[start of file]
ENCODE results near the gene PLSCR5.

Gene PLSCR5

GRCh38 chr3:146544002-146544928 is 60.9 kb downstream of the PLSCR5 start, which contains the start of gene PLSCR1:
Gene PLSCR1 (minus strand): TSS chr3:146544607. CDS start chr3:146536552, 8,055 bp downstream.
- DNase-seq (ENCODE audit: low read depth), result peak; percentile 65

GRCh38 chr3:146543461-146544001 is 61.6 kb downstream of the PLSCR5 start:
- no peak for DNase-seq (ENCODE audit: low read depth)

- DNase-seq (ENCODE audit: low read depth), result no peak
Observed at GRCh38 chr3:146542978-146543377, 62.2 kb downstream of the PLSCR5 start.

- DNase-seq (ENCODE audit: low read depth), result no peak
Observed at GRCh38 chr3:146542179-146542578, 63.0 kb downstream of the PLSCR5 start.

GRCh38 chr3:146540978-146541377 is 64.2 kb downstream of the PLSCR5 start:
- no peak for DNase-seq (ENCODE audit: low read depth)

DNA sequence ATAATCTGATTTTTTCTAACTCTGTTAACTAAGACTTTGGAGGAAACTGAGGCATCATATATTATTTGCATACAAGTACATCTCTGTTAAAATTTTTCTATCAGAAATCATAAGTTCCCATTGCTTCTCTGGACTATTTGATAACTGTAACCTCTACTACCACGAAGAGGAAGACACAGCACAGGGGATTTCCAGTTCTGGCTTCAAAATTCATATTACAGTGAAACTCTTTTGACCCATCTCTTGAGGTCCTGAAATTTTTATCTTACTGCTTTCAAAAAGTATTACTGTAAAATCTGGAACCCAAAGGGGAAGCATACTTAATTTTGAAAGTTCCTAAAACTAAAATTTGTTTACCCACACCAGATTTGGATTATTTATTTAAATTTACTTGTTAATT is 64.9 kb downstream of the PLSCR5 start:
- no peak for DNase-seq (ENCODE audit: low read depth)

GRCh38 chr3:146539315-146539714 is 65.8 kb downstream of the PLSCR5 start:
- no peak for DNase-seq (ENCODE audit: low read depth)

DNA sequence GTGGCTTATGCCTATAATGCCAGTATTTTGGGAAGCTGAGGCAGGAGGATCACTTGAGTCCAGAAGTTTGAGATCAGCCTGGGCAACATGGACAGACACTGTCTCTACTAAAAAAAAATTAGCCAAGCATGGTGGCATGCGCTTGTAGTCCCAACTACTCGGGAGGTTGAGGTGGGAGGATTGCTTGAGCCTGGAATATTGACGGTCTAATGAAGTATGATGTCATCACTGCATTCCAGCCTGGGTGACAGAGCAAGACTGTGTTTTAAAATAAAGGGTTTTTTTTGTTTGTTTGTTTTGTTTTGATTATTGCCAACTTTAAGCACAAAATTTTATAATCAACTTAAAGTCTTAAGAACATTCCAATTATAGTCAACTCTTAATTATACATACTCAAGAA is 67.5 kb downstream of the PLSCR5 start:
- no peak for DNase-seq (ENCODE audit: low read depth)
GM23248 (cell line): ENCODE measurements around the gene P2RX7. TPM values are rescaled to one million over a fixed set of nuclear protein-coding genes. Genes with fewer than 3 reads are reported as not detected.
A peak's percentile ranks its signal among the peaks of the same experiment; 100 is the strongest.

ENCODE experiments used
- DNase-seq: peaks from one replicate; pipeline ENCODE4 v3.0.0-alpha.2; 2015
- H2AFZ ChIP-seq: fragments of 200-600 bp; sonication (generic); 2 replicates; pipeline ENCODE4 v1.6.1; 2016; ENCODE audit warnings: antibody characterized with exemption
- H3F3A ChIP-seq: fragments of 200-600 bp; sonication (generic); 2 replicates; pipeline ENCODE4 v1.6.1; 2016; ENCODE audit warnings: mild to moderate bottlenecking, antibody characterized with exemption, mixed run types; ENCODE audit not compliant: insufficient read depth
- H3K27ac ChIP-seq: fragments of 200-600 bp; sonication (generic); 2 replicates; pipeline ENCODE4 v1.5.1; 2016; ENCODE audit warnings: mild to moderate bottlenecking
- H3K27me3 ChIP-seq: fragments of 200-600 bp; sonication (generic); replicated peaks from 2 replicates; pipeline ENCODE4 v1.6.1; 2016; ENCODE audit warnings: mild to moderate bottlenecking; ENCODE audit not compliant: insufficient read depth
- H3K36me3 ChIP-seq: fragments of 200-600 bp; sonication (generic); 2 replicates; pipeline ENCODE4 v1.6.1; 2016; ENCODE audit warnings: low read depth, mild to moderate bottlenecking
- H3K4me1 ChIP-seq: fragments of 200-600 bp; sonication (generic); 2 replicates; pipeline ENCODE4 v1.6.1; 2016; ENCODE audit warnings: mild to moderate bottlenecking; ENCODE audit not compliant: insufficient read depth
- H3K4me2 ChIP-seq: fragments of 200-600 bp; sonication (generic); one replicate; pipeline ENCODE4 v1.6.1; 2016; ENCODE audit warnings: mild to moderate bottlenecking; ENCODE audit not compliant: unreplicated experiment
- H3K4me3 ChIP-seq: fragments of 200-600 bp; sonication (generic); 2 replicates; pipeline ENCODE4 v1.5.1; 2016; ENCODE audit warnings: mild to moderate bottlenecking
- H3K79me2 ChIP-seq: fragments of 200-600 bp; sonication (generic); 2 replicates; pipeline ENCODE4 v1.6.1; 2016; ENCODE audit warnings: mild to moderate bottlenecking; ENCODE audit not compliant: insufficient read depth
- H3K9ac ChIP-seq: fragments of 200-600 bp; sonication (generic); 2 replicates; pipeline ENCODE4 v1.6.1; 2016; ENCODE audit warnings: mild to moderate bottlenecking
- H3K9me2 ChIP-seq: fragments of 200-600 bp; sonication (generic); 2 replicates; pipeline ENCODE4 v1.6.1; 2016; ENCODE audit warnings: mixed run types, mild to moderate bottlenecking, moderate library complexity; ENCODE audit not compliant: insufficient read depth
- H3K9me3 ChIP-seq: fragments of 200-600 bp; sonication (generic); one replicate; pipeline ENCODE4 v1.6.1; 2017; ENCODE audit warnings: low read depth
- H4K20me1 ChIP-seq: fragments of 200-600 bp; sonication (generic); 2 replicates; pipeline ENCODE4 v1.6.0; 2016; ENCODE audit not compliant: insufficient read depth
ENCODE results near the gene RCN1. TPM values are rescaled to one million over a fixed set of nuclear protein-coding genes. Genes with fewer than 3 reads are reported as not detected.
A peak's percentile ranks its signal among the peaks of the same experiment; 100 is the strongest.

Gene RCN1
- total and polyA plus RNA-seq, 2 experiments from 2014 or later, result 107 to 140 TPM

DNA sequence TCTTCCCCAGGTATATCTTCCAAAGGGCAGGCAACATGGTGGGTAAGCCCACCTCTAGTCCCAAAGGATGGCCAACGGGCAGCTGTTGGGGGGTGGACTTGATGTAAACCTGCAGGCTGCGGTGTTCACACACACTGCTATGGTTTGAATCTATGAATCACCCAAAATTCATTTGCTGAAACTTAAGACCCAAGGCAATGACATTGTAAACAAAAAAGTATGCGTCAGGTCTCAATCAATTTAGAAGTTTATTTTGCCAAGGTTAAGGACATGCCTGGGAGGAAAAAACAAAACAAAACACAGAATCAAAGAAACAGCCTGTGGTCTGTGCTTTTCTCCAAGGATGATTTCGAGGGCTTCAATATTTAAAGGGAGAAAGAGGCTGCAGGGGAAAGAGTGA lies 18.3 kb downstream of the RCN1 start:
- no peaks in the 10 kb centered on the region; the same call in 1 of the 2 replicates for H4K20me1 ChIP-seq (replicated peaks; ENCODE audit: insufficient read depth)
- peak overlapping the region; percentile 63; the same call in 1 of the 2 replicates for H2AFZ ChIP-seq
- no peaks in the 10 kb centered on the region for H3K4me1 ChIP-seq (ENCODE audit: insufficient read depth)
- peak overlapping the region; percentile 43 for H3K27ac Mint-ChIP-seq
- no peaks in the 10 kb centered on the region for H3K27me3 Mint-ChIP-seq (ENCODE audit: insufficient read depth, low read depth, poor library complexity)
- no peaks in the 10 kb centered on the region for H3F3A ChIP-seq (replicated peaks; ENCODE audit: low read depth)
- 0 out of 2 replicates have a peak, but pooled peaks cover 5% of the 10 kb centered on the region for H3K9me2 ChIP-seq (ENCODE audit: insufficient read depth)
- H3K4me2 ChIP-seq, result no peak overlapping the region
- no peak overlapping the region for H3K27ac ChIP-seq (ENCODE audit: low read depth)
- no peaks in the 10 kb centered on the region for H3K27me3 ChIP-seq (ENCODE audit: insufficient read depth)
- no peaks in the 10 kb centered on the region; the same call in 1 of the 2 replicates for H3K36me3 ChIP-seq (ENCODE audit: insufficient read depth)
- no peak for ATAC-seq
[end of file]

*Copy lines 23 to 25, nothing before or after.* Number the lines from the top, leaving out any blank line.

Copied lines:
- DNase-seq: peaks from one replicate; pipeline ENCODE4 v3.0.0-alpha.2; 2015
- H2AFZ ChIP-seq: fragments of 200-600 bp; sonication (generic); 2 replicates; pipeline ENCODE4 v1.6.1; 2016; ENCODE audit warnings: antibody characterized with exemption
- H3F3A ChIP-seq: fragments of 200-600 bp; sonication (generic); 2 replicates; pipeline ENCODE4 v1.6.1; 2016; ENCODE audit warnings: mild to moderate bottlenecking, antibody characterized with exemption, mixed run types; ENCODE audit not compliant: insufficient read depth